Japanese PM Abe visits India to improve military cooperation

Japanese Prime Minister Abe aims to improve military cooperation with India by finalising agreements during his three-day visit to south Asian nation

Photo by: Reuters
Photo by: Reuters

Japan's Prime Minister Shinzo Abe walks as he departs for India at Tokyo's Haneda airport, Japan, December 11, 2015.

India and Japan are likely to finalize an agreement on protection of military information during Prime Minister Shinzo Abe's trip beginning on Friday that will the lay the ground for Japanese arms sales to India, including seaplanes.

Abe and his Indian counterpart, Narendra Modi, have forged close economic and defense ties aimed partly at pushing back against China's growing assertiveness in the region. Both are embroiled in territorial disputes with China.

Officials in Tokyo and New Delhi said the two sides were negotiating a defense technology transfer agreement and another on sharing of military information that are necessary before Japan can sell weapons to India and collaborate on military technology.

Japan is aiming to make progress on the two defense pacts during Abe's three-day visit, a Japanese foreign ministry official said in Tokyo. An Indian defense ministry official said the broad parameters of the framework agreement were in place.

India and Japan have been holding talks for two years on the purchase by India of US-2 amphibious aircraft made by ShinMaywa Industries , which will be one of Japan's first arms sales since Abe lifted a 50-year ban on weapon exports.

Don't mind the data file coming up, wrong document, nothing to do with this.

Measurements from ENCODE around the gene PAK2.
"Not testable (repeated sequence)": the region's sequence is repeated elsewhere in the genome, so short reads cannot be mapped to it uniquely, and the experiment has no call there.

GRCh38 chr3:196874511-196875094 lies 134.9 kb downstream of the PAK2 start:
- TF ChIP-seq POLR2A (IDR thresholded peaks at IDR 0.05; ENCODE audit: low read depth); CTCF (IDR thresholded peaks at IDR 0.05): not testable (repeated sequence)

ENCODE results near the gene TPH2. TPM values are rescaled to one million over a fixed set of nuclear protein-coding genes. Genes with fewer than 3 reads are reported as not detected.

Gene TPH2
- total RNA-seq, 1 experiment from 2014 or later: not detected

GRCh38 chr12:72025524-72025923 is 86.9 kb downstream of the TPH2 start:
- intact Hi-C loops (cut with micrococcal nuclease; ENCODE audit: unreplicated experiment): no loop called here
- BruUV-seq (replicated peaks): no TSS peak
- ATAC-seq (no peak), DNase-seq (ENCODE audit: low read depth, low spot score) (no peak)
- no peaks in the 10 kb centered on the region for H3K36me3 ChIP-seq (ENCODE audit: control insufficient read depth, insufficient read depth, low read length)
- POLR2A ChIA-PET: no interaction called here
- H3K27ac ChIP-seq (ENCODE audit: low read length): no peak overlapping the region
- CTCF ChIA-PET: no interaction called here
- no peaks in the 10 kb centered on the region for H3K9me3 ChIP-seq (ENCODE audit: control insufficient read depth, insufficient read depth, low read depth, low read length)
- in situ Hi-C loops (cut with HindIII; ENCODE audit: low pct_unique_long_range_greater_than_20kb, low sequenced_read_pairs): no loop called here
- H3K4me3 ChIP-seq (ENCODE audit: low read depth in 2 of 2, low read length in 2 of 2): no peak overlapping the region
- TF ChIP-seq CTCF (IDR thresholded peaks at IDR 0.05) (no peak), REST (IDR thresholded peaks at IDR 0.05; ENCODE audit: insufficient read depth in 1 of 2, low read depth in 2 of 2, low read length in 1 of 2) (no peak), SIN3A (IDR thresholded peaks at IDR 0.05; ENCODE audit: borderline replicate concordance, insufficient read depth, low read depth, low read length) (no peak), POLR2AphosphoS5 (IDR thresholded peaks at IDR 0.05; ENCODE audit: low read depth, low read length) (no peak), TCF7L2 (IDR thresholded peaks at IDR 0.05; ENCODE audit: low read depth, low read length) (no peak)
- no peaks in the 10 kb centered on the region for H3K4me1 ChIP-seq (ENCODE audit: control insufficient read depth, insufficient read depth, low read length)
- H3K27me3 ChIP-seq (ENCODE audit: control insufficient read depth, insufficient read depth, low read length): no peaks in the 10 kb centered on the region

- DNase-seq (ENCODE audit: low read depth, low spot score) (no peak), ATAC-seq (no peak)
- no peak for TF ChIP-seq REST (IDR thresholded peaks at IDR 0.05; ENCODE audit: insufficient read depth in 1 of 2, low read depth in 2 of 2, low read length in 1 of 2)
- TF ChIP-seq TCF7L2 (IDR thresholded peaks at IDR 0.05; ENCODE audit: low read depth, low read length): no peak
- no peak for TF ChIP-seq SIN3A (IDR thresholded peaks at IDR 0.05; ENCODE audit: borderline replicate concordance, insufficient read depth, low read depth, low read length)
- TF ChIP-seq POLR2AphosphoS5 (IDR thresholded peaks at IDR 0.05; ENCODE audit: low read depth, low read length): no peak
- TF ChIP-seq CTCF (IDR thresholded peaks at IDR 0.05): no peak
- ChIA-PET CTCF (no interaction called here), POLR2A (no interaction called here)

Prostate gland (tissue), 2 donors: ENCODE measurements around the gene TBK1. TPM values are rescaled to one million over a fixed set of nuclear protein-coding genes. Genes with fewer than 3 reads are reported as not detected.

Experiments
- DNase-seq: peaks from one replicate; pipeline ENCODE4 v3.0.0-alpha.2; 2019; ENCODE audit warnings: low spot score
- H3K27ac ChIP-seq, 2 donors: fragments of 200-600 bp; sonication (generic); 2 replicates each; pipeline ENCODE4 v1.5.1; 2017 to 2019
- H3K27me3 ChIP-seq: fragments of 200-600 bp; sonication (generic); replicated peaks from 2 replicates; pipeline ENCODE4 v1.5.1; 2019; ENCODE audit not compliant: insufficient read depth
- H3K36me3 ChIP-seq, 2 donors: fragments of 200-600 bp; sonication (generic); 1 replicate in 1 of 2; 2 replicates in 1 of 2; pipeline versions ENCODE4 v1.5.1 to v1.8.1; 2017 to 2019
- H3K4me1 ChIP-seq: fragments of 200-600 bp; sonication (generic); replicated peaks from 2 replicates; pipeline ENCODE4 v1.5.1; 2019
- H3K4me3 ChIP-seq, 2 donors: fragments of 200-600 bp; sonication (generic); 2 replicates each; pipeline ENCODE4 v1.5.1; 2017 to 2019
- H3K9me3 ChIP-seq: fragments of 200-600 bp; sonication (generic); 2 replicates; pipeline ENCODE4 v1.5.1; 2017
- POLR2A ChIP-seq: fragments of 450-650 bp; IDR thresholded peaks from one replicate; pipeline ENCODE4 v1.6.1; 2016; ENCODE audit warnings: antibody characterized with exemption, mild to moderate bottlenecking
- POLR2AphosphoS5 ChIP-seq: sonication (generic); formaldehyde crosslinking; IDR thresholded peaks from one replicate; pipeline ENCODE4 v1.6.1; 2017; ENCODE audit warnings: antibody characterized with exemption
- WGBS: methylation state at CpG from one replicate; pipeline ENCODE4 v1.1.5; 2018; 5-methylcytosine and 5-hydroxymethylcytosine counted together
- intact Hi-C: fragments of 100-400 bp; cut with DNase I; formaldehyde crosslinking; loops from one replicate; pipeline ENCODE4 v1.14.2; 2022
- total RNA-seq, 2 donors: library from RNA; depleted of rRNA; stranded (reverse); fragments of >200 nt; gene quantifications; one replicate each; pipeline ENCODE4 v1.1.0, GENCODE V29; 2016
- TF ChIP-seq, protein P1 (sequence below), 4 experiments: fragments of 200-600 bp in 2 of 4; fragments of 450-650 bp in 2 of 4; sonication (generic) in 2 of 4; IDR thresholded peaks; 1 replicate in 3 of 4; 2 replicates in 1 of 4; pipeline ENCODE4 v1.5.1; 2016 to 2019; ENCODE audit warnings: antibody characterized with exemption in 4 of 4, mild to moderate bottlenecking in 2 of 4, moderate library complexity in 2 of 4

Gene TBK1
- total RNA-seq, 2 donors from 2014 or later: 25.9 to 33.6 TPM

India wants two of the seaplanes off the shelf and the remaining 10 to be manufactured in India, with an Indian partner, as part of Modi's push to build a defense industrial base.

The Indian defense official said he did not expect the deal, estimated to be worth $1.1 billion, to be announced immediately.

Abe, making a third trip to India since he became prime minister, pledged stronger maritime ties, also involving its ally, the United States, in a three-way relationship that has irked China in the past.

"In order to maintain an open, free and peaceful sea, it becomes important more and more for there to be collaboration between Japan and India, as well as the international community including the U.S.," he said in an article published in the Times of India.

Modi's cabinet this week cleared a $14.7 billion Japanese proposal to build a bullet train line between Mumbai and Ahmedabad, giving Japan an early lead over China, which is conducting feasibility studies for high speed trains on other parts of the Indian rail network.